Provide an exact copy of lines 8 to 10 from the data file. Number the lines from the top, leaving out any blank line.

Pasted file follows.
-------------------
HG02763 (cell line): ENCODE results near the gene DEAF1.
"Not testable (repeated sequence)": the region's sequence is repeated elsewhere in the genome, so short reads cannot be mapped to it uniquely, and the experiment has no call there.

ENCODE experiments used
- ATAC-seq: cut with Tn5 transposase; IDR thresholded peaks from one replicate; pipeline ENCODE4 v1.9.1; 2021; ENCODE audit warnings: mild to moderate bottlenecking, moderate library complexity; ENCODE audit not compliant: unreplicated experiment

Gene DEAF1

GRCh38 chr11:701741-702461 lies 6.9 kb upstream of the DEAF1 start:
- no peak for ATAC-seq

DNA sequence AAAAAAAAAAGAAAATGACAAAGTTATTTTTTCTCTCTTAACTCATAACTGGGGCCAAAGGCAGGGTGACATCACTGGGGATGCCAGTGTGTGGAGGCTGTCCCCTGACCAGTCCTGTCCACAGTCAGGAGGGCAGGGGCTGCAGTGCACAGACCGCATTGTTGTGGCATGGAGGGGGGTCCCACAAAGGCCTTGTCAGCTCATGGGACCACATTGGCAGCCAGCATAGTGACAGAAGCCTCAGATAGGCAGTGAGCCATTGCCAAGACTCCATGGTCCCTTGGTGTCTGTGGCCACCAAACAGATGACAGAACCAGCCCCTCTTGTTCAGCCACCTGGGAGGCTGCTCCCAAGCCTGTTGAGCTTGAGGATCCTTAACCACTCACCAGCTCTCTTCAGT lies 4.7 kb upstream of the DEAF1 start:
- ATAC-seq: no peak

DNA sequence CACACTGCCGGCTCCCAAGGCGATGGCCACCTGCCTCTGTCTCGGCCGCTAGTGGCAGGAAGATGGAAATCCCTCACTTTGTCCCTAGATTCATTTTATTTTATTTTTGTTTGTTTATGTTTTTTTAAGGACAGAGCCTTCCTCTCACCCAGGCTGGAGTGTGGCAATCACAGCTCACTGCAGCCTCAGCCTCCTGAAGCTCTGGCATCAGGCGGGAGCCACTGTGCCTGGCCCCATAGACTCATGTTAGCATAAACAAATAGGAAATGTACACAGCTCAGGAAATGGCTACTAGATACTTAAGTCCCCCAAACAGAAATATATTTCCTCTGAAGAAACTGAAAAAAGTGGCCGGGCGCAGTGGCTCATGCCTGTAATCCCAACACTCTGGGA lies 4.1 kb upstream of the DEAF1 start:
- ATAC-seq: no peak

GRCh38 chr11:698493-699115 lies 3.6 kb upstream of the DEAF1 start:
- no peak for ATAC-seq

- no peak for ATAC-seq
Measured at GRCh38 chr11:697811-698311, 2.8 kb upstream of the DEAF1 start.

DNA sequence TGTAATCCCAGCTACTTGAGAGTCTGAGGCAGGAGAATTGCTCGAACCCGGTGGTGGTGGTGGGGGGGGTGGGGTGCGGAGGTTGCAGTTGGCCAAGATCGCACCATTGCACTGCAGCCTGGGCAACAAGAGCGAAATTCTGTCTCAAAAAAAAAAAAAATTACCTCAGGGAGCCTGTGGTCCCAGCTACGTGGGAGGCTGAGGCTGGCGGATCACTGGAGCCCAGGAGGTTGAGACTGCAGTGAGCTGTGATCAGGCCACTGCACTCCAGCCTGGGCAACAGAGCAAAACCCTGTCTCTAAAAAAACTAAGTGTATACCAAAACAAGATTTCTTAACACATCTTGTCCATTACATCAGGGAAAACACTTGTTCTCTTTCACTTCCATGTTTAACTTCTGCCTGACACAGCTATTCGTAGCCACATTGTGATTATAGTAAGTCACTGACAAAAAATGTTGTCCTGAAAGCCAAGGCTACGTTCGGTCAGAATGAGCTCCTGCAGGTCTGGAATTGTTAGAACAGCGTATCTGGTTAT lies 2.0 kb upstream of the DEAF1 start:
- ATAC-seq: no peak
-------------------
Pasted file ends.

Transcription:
DNA sequence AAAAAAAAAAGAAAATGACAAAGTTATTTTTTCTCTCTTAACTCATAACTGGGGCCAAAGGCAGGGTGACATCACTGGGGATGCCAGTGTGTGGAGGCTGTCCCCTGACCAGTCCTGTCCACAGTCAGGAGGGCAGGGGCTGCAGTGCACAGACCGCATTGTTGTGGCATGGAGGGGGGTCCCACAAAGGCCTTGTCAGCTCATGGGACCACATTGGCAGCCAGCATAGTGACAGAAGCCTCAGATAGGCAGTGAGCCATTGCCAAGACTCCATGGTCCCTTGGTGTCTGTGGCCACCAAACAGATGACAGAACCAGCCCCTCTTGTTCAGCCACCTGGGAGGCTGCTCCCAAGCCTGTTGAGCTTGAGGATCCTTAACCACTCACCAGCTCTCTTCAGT lies 4.7 kb upstream of the DEAF1 start:
- ATAC-seq: no peak

DNA sequence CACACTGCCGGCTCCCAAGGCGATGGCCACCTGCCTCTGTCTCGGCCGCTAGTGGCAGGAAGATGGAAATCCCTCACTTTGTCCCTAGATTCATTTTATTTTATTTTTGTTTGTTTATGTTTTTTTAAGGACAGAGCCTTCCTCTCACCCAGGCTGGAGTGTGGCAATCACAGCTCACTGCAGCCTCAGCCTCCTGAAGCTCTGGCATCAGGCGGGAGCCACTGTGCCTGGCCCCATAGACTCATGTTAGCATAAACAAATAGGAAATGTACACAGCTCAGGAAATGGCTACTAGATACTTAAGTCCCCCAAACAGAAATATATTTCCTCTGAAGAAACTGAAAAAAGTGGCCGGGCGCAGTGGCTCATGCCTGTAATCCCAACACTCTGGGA lies 4.1 kb upstream of the DEAF1 start: